“Everybody worked together which I think is probably what happens in small communities,” she said.
AMES’ chief executive Catherine Scarth said other success factors included leadership in the Nhill and Karen communities.
“The…people who worked for Luv-a-Duck at the time were instrumental in being able to talk with the community in Nhill and explain what would happen, the Karen themselves had leaders who were able to liaise and work with the Karen community and then I suppose the settlement agency – just being able to bring all those parties together,” she told the ABC.
Indigo Shire has been an official ‘Refugee welcome zone’ since June 2015, when now-mayor Jenny O’Connor and the late Don Chambers argued that North East communities should opt into the Commonwealth’s then-safe haven enterprise visa scheme.
“As we have seen in Nhill, the contribution that refugees can make to rural towns in enormous, including both economic and cultural benefits that can come with an increase in population, enrolments in local schools, increasing demand for housing and workforces for agriculture and industry,” Cr O’Connor said at the time.
Some councillors opposed the move but Cr O’Connor’s proposition was carried by majority, making Indigo one of 15 Victorian councils which had then become ‘Refugee welcome zones’.
Cr O’Connor said many members of the Indigo community had expressed their wish to support refugees and welcome them to the shire.
“The public commitment to becoming a ‘Refugee welcome zone’ is an acknowledgement of the contributions refugees make to Australian society in the fields of medicine, science, engineering, sport, food, education and the arts,” she said.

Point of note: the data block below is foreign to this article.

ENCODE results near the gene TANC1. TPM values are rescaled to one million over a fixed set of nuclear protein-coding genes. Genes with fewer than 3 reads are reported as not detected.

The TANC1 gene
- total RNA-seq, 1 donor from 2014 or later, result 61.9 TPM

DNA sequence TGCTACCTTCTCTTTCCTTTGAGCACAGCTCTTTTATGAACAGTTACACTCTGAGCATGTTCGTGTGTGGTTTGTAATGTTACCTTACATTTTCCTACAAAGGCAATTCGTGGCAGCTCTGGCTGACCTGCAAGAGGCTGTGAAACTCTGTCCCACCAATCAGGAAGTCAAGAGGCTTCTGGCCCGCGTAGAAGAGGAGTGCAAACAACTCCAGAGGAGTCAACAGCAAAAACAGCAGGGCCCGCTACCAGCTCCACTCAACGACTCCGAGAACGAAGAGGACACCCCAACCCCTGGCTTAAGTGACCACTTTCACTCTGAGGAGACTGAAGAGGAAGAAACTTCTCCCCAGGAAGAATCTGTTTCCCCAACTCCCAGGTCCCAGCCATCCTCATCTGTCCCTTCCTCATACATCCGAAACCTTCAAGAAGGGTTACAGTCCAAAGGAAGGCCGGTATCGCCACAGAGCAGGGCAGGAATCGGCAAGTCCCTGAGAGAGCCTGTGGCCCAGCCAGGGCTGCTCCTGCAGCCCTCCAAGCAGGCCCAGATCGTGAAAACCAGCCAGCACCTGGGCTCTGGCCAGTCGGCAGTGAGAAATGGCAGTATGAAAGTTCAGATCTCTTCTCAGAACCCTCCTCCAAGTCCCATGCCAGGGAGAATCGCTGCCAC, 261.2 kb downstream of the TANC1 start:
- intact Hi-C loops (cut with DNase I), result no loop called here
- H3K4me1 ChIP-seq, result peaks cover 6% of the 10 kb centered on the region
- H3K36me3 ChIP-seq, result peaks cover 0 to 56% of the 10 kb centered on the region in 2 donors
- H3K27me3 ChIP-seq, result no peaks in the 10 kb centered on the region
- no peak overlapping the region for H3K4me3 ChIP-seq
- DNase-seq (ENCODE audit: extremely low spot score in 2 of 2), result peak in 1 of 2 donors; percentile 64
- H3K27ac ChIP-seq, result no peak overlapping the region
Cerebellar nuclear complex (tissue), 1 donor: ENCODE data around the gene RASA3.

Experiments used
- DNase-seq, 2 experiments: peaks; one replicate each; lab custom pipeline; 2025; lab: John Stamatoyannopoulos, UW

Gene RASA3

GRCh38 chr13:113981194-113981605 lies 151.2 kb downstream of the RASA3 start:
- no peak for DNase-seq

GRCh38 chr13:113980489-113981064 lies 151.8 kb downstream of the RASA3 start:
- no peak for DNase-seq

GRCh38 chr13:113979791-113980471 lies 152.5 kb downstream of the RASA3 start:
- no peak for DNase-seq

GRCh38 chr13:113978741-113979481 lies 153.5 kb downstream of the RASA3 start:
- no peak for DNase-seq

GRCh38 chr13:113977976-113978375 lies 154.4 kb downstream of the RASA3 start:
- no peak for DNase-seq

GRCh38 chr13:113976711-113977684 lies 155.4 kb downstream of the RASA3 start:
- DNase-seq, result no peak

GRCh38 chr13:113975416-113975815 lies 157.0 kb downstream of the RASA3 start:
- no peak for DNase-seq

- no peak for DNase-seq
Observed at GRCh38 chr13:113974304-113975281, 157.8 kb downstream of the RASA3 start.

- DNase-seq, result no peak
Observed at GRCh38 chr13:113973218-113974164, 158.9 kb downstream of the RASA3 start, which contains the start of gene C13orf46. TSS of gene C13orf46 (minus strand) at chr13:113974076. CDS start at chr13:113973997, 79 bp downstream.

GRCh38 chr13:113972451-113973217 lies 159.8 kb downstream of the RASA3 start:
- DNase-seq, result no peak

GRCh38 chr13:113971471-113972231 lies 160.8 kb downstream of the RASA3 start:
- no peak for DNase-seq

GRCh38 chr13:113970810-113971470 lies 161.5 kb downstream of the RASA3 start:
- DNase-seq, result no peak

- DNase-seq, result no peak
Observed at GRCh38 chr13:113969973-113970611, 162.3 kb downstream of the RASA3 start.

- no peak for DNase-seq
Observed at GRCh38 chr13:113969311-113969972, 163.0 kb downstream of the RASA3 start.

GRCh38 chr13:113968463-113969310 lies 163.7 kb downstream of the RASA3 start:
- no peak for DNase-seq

The forum at which the Millingtons will speak will be held in Rotary Hall (former Guide hall) in Queen Victoria Park, off Sydney Road, on Thursday, November 30, at 7.30 for 8pm.
THOMAS Leslie hopes to build Beechworth’s Anglican Christ Church as a centre of community life after his induction later this month as parish priest.
He said there was an opportunity for the historic church and its churchyard to become a place for all in the community, particularly with the monthly farmers’ market in the church grounds and its prospects for development as a keystone for culture and art.
“The church universally has a challenge to articulate the good news ñ to speak to the truth of love into a new generation,” Father Leslie said.
“We live in a very significantly changing world, and how we do that is very much a matter of being a part of local culture and the community.
“Hopefully there will be many opportunities for engagement and for pastoral care.”
Fr Leslie said the church already worked closely with Beechworth Health Service and its residents and patients and had a continuing relationship with the people of Beechworth Correctional Centre.
“We can extend that, I think, and I’m really excited with the idea of the farmers’ market and of interacting with the beating heart of this community in this way,” he said.
Fr Leslie has been priest at Yea and team vicar for Yea parish since 2014.
But he has a long association with the upper North East, where he was chaplain at Wangaratta’s Cathedral College and also associate priest at the rural city’s Holy Trinity Cathedral before his induction at Yea.
Fr Leslie said of the prospects in Beechworth and Eldorado that he would be always available as a priest to the community.
“I don’t mind what card (of denomination or faith or none) people carry,” he said.
“I am willing to offer what I can of myself.”
Wangaratta Anglican bishop John Parkes said Fr Leslie was a skilled and energetic priest.
“(He will) build strongly on the good work already accomplished in the parish,” he said.
Bishop Parkes will induct Fr Leslie at a special service in Christ Church on St Andrew’s Day – November 30 – at 6.30pm.
Archdeacon of the Hume Fr Peter MacLeod Miller and rural dean and Myrtleford priest Fr Scott Jessup will also participate.
All in the Beechworth community are welcome to attend.